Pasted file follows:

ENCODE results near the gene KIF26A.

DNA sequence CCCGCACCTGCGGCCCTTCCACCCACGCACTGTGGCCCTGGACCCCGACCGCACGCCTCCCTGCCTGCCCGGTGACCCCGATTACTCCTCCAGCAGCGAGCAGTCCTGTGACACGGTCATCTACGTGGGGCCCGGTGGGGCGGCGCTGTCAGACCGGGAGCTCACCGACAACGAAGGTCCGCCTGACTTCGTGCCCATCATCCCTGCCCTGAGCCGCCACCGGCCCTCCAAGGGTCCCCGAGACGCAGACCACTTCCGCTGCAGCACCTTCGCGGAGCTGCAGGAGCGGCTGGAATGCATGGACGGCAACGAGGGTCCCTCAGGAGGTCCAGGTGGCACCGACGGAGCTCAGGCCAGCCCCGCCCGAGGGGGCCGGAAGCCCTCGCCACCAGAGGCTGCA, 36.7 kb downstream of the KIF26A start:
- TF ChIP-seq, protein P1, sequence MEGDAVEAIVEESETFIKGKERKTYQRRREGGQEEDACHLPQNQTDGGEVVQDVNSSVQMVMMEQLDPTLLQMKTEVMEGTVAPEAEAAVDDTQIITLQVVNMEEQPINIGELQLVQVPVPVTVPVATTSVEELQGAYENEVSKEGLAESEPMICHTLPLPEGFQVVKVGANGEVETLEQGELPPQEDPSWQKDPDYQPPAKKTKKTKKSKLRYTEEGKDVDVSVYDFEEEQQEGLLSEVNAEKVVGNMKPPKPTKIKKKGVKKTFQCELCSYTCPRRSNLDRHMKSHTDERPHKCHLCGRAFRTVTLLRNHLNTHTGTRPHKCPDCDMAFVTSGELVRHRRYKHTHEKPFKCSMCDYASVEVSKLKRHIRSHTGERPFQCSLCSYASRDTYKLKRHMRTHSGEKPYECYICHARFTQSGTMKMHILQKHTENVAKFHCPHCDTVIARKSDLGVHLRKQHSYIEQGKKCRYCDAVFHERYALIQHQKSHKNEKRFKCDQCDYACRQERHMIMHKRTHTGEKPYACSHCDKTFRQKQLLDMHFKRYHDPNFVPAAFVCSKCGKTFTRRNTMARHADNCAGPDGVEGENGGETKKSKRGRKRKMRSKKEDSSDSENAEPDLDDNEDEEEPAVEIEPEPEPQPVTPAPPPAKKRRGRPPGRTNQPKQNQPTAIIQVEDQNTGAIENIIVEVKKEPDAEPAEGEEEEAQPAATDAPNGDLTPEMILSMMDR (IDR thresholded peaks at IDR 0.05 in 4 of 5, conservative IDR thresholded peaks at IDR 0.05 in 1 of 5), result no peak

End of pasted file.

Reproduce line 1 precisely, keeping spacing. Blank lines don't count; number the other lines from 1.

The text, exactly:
ENCODE results near the gene KIF26A.